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SIGNED 39. Antonio Cromartie, CB

Cromartie is what he is, and that’s a tremendous athlete who you can beat. Case in point is you look at how shutdown he can be, and then see how many touchdowns he gives up.
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SIGNED40. Tyson Clabo, OT

A good player, but not someone who is ever going to be great. Clabo gets the most out of his talent but he isn’t the kind of punishing blocker you’d want from a right tackle. Very sound in pass protection (unless Charles Johnson is lined up against him).
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SIGNED 41. Jacob Ford, DE

The Titan didn’t really make the most of the every down role that was presented to him, and it seems pretty clear that his best use is as a situational rusher. That’s not a knock, because those guys get you off the field on third down. Ford is one of the best in that regard.
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42. Steve Smith, WR

Smith is a talented receiver but the injury concerns are massive, especially when you consider investing money in him. Has never really recaptured that form from the start of the 2009 season, as teams look a little bit more able to cope with him. Very effective in the slot.
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43. Andre Carter, DE

So he’s coming off a terrible year and isn’t getting any younger, sometimes it pays to have a good memory. I mean it was only a year ago Carter was destroying left tackles on his way to a huge season. Put him back in a 4-3 and watch quarterbacks run for their lives.
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SIGNED 44. Quincy Black, OLB

Black isn’t exactly a game changer, but he’s a solid hand and teams need those guy of guys. Good enough to play on every down, you’ll need playmakers around him but no need to worry about him letting the side down.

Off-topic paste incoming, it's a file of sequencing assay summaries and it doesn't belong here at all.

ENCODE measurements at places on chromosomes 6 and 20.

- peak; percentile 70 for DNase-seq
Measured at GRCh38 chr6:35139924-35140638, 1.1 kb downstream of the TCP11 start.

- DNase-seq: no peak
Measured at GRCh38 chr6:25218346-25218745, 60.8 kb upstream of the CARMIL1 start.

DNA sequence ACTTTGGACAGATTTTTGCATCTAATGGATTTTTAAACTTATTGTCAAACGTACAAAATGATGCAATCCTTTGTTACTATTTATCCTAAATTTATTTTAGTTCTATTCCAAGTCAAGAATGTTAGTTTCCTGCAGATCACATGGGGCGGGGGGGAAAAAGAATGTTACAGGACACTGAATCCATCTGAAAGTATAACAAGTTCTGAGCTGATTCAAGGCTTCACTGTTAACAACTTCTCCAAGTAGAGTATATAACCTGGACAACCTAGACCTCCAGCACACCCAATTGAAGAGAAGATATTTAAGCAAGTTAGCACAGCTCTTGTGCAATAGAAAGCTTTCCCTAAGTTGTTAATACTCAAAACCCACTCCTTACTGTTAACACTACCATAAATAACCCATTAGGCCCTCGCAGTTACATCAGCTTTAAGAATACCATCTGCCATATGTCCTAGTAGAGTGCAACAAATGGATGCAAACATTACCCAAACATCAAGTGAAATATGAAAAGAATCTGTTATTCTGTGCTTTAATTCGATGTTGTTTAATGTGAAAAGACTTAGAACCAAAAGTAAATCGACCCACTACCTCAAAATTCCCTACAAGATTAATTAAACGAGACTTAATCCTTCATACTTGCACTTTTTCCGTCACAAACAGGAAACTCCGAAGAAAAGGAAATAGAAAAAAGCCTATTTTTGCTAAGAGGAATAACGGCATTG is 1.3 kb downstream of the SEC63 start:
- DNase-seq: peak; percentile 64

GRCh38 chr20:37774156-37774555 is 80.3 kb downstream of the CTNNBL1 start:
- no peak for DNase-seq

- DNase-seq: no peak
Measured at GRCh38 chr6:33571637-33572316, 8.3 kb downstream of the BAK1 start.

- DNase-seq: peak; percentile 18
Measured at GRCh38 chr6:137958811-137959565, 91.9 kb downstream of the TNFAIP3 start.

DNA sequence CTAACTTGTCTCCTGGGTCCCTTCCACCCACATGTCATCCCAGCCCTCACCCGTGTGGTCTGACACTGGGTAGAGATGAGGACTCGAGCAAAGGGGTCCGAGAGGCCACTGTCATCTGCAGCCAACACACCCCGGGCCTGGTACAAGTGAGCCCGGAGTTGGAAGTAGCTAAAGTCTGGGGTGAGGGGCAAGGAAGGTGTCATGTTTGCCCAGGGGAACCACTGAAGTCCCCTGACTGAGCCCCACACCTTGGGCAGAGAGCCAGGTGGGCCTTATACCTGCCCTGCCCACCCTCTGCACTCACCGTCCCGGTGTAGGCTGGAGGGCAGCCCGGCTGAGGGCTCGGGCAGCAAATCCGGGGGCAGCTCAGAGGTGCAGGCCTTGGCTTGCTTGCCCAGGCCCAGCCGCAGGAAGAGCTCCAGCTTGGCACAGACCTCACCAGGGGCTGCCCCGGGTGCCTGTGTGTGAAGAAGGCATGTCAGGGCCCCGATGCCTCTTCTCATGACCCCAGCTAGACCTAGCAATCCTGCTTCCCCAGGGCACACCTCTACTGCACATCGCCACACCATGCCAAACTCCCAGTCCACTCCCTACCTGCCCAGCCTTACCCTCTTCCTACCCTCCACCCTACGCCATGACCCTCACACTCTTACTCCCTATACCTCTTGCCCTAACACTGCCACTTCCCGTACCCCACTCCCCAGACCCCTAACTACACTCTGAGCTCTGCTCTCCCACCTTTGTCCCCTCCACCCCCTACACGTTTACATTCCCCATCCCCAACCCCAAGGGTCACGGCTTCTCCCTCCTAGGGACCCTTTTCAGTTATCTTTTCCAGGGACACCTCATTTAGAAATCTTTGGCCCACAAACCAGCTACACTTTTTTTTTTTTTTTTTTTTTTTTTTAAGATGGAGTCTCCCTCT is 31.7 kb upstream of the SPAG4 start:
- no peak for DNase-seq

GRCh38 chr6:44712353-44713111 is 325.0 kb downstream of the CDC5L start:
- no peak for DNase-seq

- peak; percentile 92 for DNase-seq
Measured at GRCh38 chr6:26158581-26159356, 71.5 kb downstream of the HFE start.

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SIGNED 45. Takeo Spikes, ILB

Again, it’s only age that keeps the super reliable Spikes this far down. He’s still one of the best linebackers in the league, an excellent tackler and someone who would improve a number of 3-4 teams that are a little weak up the middle.
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SIGNED 46. Chris Carr, CB

Early in his career, he looked nothing more than a special teamer, but Carr has really worked at turning himself into a starting caliber cornerback. Probably needs the kind of defense the Ravens have to protect him a little, but a versatile enough performer for teams with more exotic schemes.
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47. Kevin Boss, TE

You wonder a little if Boss loses something every time he takes one of those big hits. 2009 was his year where he was a weapon in the pass game, and a beast with his blocking. 2010? Not so much. Has the tools to be a tight end who contributes on every play.
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48. Shaun Ellis, DE

It’s only age that puts Ellis this far down. He’s a heck of a player, but at this point in his career, probably nothing more than a stop gap. Still, he’ll make your team better.
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SIGNED 49. Justin Durant, LB

If you’re looking for a two down linebacker, look no further. Durant sheds blocks well and does a great job impacting run plays. He just can’t seem to get a grip on dropping into coverage at the same time. Plug him in your base defense, accept he’ll make some errors, and be grateful for how good he can be.
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SIGNED 50. Ike Taylor, CB

Taylor has a pretty good reputation and is coming off a decent year, but he’s made to look better than he is by a Pittsburgh defense that generates enough pressure to hide his limitations. Going elsewhere may get him more money, but also leave him far more vulnerable.
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SIGNED 51. Kevin Burnett, LB

While Stephen Cooper gets most of the attention, it is actually Burnett who is coming off a tremendous year. Probably better suited to a two down role for a 3-4 team, Burnett can beat blocks and it has made him one of the better blitzing linebackers in the league.